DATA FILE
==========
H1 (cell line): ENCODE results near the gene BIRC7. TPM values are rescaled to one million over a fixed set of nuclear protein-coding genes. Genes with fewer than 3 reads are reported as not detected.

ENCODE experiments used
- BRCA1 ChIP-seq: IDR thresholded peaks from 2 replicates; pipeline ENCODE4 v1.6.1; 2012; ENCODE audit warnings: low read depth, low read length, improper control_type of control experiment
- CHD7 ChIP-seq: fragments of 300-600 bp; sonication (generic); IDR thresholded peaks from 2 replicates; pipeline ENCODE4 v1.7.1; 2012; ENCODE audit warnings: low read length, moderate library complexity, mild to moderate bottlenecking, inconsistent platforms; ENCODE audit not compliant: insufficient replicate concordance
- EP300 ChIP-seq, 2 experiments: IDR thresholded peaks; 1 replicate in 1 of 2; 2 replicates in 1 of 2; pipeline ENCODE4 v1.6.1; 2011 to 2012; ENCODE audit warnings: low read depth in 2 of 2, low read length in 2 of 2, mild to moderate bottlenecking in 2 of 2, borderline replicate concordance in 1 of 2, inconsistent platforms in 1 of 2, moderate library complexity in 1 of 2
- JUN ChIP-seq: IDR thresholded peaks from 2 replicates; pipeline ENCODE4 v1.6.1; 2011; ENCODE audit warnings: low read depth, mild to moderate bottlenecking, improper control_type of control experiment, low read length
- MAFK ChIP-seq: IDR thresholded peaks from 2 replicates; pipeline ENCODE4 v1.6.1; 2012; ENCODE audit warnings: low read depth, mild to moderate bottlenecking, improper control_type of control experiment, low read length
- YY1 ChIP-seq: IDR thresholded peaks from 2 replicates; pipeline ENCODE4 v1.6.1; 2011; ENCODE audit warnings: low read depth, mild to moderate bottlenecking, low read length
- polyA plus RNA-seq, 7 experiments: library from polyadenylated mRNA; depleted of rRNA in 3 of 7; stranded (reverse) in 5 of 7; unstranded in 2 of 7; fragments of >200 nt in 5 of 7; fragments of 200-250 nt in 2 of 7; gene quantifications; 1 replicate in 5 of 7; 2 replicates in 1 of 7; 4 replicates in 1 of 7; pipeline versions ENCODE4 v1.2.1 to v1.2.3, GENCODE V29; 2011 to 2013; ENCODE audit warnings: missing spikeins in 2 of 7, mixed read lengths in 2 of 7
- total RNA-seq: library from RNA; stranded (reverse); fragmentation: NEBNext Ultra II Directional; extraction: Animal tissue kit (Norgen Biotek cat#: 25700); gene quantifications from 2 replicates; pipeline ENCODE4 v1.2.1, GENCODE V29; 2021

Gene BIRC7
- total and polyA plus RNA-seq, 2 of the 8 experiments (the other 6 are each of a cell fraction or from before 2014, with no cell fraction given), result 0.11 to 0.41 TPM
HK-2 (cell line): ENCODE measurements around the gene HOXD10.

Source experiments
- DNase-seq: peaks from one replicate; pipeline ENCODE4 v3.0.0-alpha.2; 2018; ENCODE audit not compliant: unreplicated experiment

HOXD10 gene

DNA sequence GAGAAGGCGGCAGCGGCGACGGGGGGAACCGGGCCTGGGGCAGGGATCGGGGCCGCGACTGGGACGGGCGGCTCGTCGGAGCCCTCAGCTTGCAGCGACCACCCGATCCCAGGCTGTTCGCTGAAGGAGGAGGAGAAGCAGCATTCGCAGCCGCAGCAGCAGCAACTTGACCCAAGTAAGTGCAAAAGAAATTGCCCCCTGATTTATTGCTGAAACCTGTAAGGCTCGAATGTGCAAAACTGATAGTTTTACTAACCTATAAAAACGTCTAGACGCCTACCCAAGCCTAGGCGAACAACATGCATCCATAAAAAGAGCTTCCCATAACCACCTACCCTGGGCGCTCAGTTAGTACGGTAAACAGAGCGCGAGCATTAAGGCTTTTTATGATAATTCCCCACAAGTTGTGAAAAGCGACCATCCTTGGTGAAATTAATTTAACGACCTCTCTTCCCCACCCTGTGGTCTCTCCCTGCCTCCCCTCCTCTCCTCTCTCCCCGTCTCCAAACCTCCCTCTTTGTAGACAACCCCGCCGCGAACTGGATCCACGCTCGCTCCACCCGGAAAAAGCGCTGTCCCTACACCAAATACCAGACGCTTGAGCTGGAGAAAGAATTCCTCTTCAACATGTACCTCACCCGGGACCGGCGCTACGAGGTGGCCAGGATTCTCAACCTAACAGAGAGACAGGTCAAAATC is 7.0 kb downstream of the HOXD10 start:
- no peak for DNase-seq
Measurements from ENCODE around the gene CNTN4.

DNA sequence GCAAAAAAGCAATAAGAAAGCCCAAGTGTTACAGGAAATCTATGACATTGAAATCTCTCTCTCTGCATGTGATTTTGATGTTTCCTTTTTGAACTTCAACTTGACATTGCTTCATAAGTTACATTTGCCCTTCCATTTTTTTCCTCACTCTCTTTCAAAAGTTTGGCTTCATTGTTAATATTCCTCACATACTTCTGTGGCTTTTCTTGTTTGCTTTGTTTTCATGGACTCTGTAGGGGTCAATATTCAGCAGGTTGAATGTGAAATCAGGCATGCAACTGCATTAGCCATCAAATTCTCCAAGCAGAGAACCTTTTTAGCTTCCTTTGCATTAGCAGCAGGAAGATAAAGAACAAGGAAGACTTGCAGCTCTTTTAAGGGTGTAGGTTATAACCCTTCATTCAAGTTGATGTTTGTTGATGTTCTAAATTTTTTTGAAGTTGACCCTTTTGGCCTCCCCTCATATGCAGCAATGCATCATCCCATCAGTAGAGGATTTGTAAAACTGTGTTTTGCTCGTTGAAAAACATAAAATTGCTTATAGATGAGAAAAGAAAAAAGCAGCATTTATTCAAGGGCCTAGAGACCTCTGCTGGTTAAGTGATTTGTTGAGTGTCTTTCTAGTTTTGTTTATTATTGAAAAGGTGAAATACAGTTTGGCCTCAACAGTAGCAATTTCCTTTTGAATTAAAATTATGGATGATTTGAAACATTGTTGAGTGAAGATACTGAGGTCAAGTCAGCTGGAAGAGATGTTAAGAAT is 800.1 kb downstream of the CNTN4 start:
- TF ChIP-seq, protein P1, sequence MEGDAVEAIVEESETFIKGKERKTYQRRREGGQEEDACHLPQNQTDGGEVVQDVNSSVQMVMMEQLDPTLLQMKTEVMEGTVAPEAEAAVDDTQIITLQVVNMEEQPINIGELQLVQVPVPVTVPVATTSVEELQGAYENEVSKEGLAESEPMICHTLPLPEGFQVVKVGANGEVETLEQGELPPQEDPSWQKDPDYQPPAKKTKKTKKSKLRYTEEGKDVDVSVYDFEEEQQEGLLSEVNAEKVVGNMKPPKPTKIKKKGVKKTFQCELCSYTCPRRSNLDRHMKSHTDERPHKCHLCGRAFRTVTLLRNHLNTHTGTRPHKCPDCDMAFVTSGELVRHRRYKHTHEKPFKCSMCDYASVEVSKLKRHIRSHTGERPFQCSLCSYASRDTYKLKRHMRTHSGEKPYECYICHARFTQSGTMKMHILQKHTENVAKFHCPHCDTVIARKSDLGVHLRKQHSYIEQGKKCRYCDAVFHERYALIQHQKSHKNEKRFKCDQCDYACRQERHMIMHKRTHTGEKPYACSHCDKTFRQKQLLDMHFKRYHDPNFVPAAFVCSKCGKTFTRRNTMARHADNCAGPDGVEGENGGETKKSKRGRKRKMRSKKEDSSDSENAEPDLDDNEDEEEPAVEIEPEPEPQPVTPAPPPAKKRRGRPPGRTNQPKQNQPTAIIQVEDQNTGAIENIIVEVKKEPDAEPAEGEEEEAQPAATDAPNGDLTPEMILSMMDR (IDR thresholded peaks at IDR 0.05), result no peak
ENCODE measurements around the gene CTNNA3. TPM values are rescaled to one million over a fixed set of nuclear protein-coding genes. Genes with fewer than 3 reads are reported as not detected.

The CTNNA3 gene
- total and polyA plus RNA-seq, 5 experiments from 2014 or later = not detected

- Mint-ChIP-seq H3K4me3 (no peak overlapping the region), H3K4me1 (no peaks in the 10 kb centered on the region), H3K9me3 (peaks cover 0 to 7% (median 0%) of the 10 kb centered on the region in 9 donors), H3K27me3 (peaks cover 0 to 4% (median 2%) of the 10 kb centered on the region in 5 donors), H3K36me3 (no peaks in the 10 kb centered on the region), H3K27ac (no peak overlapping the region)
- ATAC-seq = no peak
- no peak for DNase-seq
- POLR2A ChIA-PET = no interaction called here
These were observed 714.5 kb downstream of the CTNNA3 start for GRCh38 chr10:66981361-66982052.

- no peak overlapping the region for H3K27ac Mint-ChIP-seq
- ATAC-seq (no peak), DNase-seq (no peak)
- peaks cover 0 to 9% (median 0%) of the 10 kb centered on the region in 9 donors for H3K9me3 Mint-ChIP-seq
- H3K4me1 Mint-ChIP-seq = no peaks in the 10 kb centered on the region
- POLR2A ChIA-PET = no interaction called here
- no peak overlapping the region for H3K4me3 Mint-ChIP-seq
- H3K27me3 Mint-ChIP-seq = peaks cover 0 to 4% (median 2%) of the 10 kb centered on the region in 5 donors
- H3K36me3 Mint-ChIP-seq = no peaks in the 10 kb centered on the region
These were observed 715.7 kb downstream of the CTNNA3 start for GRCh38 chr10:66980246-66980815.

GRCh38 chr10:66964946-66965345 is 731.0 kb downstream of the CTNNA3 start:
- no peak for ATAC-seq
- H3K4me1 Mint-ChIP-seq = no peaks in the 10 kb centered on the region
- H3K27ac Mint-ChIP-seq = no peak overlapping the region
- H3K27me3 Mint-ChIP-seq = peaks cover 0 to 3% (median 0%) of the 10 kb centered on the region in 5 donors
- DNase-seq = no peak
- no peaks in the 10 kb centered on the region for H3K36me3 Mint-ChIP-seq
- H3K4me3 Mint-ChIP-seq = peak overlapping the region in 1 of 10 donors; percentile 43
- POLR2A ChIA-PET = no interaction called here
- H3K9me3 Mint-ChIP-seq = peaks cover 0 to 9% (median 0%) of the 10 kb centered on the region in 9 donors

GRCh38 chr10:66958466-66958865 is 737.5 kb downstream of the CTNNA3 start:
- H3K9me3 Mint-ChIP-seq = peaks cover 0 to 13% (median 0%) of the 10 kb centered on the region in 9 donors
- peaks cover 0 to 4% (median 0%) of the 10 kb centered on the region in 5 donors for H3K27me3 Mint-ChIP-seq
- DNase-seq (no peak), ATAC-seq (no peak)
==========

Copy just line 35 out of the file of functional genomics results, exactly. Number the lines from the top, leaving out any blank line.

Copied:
- no peak overlapping the region for H3K4me3 Mint-ChIP-seq